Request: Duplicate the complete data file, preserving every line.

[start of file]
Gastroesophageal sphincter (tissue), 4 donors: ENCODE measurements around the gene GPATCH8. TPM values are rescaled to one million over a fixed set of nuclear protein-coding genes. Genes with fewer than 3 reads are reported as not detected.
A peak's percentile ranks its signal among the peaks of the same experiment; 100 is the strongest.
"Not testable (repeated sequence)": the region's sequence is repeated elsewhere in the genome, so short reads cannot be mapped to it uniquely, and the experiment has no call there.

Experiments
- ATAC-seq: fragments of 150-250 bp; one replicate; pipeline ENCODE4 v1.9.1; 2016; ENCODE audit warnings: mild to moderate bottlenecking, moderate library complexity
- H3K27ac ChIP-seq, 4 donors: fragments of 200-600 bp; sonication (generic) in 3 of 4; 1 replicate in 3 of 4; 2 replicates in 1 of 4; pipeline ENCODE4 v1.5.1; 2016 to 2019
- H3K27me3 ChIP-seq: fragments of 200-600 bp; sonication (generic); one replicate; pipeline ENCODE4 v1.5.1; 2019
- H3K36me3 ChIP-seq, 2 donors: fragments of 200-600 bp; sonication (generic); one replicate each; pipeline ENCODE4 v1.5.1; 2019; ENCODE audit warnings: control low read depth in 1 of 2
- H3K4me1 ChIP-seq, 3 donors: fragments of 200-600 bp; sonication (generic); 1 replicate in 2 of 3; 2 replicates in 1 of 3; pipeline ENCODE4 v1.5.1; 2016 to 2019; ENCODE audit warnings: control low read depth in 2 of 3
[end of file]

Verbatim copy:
Gastroesophageal sphincter (tissue), 4 donors: ENCODE measurements around the gene GPATCH8. TPM values are rescaled to one million over a fixed set of nuclear protein-coding genes. Genes with fewer than 3 reads are reported as not detected.
A peak's percentile ranks its signal among the peaks of the same experiment; 100 is the strongest.
"Not testable (repeated sequence)": the region's sequence is repeated elsewhere in the genome, so short reads cannot be mapped to it uniquely, and the experiment has no call there.

Experiments
- ATAC-seq: fragments of 150-250 bp; one replicate; pipeline ENCODE4 v1.9.1; 2016; ENCODE audit warnings: mild to moderate bottlenecking, moderate library complexity
- H3K27ac ChIP-seq, 4 donors: fragments of 200-600 bp; sonication (generic) in 3 of 4; 1 replicate in 3 of 4; 2 replicates in 1 of 4; pipeline ENCODE4 v1.5.1; 2016 to 2019
- H3K27me3 ChIP-seq: fragments of 200-600 bp; sonication (generic); one replicate; pipeline ENCODE4 v1.5.1; 2019
- H3K36me3 ChIP-seq, 2 donors: fragments of 200-600 bp; sonication (generic); one replicate each; pipeline ENCODE4 v1.5.1; 2019; ENCODE audit warnings: control low read depth in 1 of 2
- H3K4me1 ChIP-seq, 3 donors: fragments of 200-600 bp; sonication (generic); 1 replicate in 2 of 3; 2 replicates in 1 of 3; pipeline ENCODE4 v1.5.1; 2016 to 2019; ENCODE audit warnings: control low read depth in 2 of 3